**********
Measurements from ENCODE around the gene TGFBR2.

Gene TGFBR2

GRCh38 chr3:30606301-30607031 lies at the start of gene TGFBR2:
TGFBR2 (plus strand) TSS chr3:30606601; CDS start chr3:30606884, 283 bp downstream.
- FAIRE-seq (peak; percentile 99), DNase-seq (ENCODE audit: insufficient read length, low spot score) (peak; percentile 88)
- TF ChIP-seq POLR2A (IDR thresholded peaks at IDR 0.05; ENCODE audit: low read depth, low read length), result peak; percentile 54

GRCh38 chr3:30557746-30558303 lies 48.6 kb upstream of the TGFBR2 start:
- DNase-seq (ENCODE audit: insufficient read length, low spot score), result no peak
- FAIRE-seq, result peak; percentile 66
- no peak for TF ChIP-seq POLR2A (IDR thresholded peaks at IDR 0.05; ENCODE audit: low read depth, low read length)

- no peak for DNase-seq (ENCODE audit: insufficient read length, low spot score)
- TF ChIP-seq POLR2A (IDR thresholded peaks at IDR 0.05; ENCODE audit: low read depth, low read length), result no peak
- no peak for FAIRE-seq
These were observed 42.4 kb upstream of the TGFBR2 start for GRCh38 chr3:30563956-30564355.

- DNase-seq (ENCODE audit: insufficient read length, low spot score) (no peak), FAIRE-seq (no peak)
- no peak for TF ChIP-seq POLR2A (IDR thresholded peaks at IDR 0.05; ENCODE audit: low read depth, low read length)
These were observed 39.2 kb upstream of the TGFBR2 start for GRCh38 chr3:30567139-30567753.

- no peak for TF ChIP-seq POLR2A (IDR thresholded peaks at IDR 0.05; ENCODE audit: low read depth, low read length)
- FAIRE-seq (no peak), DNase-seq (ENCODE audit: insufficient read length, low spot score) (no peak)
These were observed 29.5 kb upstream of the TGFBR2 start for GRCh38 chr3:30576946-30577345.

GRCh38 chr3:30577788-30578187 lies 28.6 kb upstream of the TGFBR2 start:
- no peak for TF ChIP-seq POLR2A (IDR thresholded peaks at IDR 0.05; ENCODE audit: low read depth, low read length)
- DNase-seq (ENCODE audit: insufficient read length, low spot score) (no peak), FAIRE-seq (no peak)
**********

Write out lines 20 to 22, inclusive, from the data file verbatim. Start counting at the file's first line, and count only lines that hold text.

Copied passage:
These were observed 29.5 kb upstream of the TGFBR2 start for GRCh38 chr3:30576946-30577345.

GRCh38 chr3:30577788-30578187 lies 28.6 kb upstream of the TGFBR2 start:
- no peak for TF ChIP-seq POLR2A (IDR thresholded peaks at IDR 0.05; ENCODE audit: low read depth, low read length)